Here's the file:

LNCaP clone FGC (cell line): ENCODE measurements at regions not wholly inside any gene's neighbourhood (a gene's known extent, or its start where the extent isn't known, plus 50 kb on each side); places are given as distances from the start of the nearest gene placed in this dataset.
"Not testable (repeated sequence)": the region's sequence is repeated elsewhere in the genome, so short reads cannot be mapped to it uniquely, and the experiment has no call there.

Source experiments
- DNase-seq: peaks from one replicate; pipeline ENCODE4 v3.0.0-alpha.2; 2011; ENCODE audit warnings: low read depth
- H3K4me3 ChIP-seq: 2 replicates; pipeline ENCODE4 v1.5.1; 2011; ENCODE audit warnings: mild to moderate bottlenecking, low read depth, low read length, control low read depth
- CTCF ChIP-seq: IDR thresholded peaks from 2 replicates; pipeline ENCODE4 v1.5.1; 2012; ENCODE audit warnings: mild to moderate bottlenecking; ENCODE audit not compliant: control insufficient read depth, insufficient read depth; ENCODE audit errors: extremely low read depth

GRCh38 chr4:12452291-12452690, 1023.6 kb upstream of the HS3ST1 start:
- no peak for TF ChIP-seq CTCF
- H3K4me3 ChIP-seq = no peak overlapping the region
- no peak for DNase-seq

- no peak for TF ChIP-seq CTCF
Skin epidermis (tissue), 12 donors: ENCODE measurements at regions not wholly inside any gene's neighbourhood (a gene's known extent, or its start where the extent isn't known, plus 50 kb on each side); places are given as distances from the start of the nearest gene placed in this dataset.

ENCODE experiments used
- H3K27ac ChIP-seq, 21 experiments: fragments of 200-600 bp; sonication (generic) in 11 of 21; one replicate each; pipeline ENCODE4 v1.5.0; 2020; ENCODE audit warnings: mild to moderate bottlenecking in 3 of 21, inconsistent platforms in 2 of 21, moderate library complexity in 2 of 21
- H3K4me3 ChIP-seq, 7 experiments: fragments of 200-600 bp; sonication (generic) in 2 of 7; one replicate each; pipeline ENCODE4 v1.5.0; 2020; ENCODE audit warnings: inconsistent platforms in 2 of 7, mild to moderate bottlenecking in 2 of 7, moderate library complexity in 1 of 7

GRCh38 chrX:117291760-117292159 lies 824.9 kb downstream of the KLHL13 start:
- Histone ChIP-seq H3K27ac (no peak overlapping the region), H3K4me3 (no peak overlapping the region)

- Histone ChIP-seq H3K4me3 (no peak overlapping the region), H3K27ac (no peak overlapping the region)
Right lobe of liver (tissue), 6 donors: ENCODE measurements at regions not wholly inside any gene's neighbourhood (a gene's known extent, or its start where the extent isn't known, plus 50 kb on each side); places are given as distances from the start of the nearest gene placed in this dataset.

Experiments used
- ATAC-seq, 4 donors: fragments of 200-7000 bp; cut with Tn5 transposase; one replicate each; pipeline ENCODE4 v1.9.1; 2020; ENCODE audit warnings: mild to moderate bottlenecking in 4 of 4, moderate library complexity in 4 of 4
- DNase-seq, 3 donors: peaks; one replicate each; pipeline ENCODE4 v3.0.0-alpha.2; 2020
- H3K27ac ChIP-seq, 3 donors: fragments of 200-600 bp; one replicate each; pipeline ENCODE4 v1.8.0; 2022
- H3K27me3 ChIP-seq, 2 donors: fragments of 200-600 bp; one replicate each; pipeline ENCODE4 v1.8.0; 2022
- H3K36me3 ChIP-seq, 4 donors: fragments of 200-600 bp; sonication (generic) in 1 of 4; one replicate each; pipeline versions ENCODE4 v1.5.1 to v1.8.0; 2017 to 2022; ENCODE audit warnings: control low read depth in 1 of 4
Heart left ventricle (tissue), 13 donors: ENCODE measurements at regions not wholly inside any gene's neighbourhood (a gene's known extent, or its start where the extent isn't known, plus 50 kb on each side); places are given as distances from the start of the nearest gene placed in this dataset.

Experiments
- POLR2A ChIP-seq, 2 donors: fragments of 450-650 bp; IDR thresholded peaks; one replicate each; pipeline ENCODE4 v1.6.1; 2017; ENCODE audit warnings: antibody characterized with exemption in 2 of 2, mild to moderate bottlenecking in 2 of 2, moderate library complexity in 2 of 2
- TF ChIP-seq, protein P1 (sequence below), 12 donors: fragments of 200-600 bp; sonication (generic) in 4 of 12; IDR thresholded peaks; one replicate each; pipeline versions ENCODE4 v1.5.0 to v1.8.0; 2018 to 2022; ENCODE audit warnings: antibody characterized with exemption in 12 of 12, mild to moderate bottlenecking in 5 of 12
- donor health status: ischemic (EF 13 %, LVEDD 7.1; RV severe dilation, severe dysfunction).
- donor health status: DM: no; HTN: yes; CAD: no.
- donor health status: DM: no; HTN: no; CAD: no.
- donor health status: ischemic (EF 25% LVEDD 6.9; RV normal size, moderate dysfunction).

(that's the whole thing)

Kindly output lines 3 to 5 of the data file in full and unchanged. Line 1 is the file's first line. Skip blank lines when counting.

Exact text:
Source experiments
- DNase-seq: peaks from one replicate; pipeline ENCODE4 v3.0.0-alpha.2; 2011; ENCODE audit warnings: low read depth
- H3K4me3 ChIP-seq: 2 replicates; pipeline ENCODE4 v1.5.1; 2011; ENCODE audit warnings: mild to moderate bottlenecking, low read depth, low read length, control low read depth